The second main point of introduction has already been touched upon – “To who is the epistle written?” First, Paul states in 2 Timothy 3:16, 17 that, “All Scripture is given by inspiration of God, and is profitable for doctrine, for reproof, for correction, for instruction in righteousness, 17 that the man of God may be complete, thoroughly equipped for every good work.” So in a real sense, the letter is, as all of Scripture, written to the people of the world. But it is also written specifically to the “Hebrews.” It is a letter of doctrine, coming after the church-age epistles, specifically intended for instruction of a Jewish audience. It deals with issues that are particularly essential for Jews to understand what they had missed in the coming of Christ; to correct those deficiencies; and to lead them to an understanding of the greatness of Christ – even His surpassing greatness in all ways. And that leads to the third main point of our introduction, which is, “What is the main theme of Hebrews?”
Hebrews is almost like a spiritual technical manual on how to understand the superlative nature of Christ. The author meticulously details his case for Christ’s surpassing of various things or people who are held in high esteem, both in the Hebrew Scriptures and among the Hebrew people. Although there is an overlapping of some of these concepts, Christ is compared to angels (1:5); Moses – meaning the law which bears his name (3:2); the Sabbath (4:1); the high priest who ministers the Old Covenant – meaning the Aaronic Priesthood (5:1); Melchizedek who ministered as a priest before Abraham, and who was also king of Salem (6:20); the Levitical priesthood itself which falls under Aaron (7:11); the Old Covenant as opposed to the New (8:7); the earthly sanctuary of God (9:1); the ministrations and services within the sanctuary (8:6); the sacrificial system of the Old Covenant (8:12); works in order to please God in contrast to faith in Christ (Chapter 11); and, finally, heroes of Israel’s past (Chapter 11).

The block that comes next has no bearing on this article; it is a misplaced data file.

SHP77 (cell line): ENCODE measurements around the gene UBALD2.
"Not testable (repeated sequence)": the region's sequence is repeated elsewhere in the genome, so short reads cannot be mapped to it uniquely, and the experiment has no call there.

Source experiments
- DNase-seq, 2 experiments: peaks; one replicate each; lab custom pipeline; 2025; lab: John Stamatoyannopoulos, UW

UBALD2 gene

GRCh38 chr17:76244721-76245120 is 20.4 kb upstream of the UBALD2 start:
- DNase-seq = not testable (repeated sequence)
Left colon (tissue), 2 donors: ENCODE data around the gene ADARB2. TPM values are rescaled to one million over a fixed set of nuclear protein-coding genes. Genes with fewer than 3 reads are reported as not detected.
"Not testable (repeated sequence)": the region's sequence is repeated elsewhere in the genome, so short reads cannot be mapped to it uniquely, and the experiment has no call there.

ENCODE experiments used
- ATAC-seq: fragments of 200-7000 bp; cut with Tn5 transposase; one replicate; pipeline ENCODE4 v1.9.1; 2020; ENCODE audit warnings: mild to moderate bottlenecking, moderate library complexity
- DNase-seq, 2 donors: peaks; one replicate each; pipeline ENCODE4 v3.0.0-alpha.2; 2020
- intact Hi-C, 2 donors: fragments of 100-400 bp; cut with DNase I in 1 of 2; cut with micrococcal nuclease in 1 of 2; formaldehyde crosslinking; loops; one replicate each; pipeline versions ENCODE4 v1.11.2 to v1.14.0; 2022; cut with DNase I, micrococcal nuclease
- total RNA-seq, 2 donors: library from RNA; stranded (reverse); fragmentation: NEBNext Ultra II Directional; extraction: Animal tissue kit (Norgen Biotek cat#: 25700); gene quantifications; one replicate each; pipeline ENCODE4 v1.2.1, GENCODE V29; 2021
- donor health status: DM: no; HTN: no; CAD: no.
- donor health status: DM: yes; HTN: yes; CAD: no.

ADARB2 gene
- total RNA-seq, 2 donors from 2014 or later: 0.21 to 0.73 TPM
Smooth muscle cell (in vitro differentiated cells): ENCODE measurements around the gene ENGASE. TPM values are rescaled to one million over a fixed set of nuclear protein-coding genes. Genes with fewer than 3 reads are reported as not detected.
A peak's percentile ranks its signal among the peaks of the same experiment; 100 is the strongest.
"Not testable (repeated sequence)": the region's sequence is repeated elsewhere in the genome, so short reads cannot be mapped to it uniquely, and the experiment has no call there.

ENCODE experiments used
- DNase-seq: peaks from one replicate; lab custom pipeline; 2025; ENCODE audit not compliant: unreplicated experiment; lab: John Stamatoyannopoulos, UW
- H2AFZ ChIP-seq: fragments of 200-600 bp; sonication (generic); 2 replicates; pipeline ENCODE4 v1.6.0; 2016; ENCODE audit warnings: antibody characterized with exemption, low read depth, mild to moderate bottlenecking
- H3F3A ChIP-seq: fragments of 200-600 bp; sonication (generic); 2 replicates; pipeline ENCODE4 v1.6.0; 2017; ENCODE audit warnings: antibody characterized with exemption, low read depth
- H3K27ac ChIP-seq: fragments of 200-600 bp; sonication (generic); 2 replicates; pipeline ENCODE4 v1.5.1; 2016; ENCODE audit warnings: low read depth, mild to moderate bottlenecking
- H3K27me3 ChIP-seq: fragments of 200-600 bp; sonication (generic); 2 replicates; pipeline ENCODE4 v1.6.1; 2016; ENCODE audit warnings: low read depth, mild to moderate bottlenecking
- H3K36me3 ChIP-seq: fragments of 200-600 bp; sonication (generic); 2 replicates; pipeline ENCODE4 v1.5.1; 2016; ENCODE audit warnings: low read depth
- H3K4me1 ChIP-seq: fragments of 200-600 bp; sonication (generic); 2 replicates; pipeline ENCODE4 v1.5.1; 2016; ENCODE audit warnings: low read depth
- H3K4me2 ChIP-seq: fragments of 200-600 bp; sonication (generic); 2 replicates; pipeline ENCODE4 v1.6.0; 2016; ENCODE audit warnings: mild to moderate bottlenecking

In each of these points (and so much more), Christ and His ministry are shown to be “greater than.” Each point in which a Jew could place his hope is shown to be a false hope in comparison to the surpassing greatness of the Messiah, Jesus Christ. Thus, the theme of Hebrews is “Greater Than.”
As noted above, this (or indeed any) introduction is insufficient to express the marvelous wonder which lies ahead in the book of Hebrews, and so the only way to discover that wonder is to enter into the book, and to study it. May you be blessed over the next 303 days as we take in the verses of this book, just like we take in each sunrise, one day at a time.
Life application: If you want to grow in your walk with Christ, then stick around for the next 303 verses, first learning them, and then appropriately applying them to your life as context determines.
Lord God, it is always a wonderful thing to start out on a new adventure. But let us never start out any such thing, or even any day of our lives (which really is a new adventure with each rising of the sun), without first asking You to guide us, bless us, and mold us to Your image. And so today we ask this as well. We are opening up the future – moment by moment – and we ask that You be with us and direct our steps as we go. We pray this in Jesus’ beautiful and exalted name. Amen.